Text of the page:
The Bill has been drafted without considering views of all stakeholders, including farmers, industries, NGOs and government organisations. The Bill needs to be placed before an advisory committee of Parliament, he said.
The proposed Pesticides Management Bill, 2020 (PMB), the legislation slated to replace the Insecticides Act 1968, is riddled with lacunae, and thus requires in-depth deliberations by a Select Committee of Parliament before it can come into effect, the Crop Care Federation of India (CCFI) said.
Another body, Bharat Krishak Samaj, has also supported wider consultations, saying the current legislation, if implemented in its current form, may increase import of formulations, and will discourage export of agro chemicals, hurting the local agriculture ecosystem.
There are a lot of concerns and confusion prevailing in the pesticides industry about some clauses included in PMB, which, if not addressed properly, could affect growth of the industry in India, particularly MSMEs, said Pradip Dave, president, Pesticides Manufacturers & Formulators Association of India.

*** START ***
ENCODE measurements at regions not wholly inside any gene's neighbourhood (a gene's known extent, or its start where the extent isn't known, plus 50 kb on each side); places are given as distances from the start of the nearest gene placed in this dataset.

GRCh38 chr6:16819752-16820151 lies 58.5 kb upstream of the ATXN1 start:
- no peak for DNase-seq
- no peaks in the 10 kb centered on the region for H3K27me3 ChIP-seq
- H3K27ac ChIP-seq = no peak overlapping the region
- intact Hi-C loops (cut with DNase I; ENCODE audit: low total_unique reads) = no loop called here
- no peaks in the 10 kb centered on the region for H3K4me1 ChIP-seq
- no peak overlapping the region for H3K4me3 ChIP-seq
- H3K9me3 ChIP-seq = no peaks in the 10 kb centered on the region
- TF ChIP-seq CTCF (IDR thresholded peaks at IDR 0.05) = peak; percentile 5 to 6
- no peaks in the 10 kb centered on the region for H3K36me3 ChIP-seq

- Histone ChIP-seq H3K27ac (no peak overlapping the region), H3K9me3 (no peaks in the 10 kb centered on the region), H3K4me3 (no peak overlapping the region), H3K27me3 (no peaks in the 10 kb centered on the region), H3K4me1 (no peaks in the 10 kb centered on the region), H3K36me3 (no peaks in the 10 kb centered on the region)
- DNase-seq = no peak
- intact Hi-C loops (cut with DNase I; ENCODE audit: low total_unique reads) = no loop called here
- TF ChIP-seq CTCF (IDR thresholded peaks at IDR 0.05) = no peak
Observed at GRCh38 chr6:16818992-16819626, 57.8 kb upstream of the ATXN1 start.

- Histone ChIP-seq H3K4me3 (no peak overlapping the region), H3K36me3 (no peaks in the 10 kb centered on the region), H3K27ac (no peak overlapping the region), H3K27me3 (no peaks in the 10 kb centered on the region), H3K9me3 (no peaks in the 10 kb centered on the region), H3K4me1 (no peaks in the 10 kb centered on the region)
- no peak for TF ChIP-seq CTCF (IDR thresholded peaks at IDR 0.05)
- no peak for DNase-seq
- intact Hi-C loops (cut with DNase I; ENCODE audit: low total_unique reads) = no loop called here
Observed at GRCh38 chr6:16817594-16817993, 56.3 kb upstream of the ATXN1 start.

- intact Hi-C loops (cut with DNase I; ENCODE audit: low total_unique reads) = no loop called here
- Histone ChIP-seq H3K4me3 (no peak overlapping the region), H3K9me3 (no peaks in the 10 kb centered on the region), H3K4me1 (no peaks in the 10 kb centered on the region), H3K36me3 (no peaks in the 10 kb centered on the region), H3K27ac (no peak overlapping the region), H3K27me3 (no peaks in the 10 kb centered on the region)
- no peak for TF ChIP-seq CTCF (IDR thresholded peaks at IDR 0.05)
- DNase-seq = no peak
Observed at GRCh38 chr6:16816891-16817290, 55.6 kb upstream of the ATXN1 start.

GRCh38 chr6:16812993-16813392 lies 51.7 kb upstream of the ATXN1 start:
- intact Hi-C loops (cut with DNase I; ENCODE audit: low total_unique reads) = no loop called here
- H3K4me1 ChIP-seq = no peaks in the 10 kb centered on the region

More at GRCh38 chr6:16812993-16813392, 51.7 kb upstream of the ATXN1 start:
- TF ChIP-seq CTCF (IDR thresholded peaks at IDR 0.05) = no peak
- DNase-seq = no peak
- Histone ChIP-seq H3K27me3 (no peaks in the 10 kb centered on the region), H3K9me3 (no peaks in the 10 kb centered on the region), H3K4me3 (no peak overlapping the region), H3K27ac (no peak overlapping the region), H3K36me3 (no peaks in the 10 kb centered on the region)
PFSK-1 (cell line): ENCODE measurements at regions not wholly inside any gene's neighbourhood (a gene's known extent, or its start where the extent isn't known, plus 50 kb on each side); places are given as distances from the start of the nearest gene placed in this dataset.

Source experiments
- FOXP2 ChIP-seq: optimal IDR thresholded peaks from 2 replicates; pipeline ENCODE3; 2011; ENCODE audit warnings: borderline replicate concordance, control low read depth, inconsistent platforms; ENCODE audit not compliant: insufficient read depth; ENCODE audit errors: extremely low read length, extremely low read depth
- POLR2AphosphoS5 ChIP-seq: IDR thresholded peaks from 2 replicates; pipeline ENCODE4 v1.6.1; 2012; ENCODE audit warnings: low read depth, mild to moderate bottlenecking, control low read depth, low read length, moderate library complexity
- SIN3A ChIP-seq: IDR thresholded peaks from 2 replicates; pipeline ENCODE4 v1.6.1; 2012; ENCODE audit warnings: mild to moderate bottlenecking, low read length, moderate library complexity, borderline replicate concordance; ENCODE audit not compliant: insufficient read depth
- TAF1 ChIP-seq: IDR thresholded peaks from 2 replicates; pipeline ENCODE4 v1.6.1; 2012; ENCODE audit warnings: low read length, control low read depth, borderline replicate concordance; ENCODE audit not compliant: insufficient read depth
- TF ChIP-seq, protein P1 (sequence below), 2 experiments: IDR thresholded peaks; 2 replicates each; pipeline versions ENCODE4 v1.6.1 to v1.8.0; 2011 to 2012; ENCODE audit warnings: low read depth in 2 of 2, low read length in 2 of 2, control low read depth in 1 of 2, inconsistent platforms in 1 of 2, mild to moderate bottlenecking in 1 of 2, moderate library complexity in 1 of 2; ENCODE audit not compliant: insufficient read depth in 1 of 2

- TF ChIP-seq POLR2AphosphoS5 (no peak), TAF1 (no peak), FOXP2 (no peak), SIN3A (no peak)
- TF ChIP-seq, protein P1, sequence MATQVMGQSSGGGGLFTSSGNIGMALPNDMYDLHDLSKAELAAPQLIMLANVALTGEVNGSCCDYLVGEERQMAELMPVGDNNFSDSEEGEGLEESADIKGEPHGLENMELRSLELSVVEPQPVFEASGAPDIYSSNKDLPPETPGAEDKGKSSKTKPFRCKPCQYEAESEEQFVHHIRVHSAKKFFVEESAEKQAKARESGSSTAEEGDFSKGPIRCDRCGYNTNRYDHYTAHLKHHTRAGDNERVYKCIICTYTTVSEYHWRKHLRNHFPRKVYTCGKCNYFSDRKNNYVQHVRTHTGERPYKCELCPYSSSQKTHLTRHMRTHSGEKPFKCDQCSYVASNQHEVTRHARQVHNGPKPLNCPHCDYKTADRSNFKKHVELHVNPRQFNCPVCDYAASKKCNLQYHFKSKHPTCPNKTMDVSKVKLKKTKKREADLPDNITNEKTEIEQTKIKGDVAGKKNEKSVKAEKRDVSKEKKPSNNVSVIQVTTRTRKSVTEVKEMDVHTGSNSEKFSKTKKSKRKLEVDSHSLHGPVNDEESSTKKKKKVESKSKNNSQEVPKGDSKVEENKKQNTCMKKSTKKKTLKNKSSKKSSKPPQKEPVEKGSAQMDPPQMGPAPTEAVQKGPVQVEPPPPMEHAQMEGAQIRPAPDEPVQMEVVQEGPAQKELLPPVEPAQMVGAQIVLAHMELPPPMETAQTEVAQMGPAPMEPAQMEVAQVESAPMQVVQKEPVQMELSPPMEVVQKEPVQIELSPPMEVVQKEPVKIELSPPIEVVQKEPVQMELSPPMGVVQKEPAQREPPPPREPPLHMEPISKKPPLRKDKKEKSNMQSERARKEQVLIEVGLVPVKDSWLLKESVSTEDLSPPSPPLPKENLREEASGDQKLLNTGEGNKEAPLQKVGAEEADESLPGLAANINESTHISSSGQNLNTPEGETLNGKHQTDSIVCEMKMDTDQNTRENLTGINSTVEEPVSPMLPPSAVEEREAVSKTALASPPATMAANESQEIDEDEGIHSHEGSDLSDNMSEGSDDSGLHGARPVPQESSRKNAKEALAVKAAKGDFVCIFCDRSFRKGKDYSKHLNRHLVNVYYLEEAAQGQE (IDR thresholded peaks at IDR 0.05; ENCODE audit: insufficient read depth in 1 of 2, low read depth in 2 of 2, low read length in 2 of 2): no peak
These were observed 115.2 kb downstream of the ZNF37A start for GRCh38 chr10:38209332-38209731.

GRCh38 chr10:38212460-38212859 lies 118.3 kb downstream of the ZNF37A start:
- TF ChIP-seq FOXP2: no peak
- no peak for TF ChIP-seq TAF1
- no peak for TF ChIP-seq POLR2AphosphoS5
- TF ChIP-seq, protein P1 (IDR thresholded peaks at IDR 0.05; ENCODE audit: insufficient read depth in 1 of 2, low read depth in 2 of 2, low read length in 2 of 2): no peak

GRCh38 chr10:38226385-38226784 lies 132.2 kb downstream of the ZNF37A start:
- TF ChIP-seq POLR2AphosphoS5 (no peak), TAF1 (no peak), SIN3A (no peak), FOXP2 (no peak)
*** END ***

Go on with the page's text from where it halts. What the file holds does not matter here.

The industry already is struggling because of poor investments due to surging imports and taxation policies, he said. The Bill has been drafted without considering views of all stakeholders, including farmers, industries, NGOs and government organisations. The Bill needs to be placed before an advisory committee of Parliament, he said.
According to the technical committee of the CCFI, the registration committee (RC) in the PMB 2020 has powers to subjectively review the registration of a pesticide, and then suspend, cancel or even ban its usage without any scientific evaluation. “Such scenarios can disrupt Indian farmers’ functioning and productivity. Accordingly, an independent regulator is imperative to oversee the RC’s decisions in safeguarding interests of farmers, the crop protection industry and India’s food security goals,” said Ajit Kumar, chairman (technical committee) of the Crop Care Federation of India.
Certain key recommendations made by the Ashok Dalwai committee, constituted in 2018 to promote domestic and indigenous industries and agricultural exports, are missing from the PMB 2020. For example, the committee had recommended reduction in import and reduced dependence on imported formulations.
“The present PMB will increase import of formulations and will damage export of agro chemicals,” said Krishan Bir Singh Choudhury, president, Bharat Krishak Samaj.